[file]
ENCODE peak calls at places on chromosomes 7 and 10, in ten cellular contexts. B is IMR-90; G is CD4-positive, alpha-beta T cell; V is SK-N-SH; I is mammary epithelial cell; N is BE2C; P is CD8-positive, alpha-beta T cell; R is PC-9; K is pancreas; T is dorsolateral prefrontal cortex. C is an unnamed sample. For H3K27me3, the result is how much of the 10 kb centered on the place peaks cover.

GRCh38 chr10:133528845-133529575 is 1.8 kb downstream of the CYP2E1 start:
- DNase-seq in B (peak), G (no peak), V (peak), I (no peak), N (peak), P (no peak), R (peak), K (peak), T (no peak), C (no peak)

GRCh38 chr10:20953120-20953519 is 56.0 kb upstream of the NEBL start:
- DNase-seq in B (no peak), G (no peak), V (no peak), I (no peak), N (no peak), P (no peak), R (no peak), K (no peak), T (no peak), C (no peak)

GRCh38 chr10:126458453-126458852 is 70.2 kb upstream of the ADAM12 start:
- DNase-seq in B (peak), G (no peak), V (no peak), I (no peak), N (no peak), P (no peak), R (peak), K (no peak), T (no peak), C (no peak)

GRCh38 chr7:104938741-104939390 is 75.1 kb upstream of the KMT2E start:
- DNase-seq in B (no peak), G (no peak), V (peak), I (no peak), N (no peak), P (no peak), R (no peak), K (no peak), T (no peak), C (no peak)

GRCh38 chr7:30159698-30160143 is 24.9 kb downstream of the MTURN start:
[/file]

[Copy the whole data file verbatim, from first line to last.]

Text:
ENCODE peak calls at places on chromosomes 7 and 10, in ten cellular contexts. B is IMR-90; G is CD4-positive, alpha-beta T cell; V is SK-N-SH; I is mammary epithelial cell; N is BE2C; P is CD8-positive, alpha-beta T cell; R is PC-9; K is pancreas; T is dorsolateral prefrontal cortex. C is an unnamed sample. For H3K27me3, the result is how much of the 10 kb centered on the place peaks cover.

GRCh38 chr10:133528845-133529575 is 1.8 kb downstream of the CYP2E1 start:
- DNase-seq in B (peak), G (no peak), V (peak), I (no peak), N (peak), P (no peak), R (peak), K (peak), T (no peak), C (no peak)

GRCh38 chr10:20953120-20953519 is 56.0 kb upstream of the NEBL start:
- DNase-seq in B (no peak), G (no peak), V (no peak), I (no peak), N (no peak), P (no peak), R (no peak), K (no peak), T (no peak), C (no peak)

GRCh38 chr10:126458453-126458852 is 70.2 kb upstream of the ADAM12 start:
- DNase-seq in B (peak), G (no peak), V (no peak), I (no peak), N (no peak), P (no peak), R (peak), K (no peak), T (no peak), C (no peak)

GRCh38 chr7:104938741-104939390 is 75.1 kb upstream of the KMT2E start:
- DNase-seq in B (no peak), G (no peak), V (peak), I (no peak), N (no peak), P (no peak), R (no peak), K (no peak), T (no peak), C (no peak)

GRCh38 chr7:30159698-30160143 is 24.9 kb downstream of the MTURN start: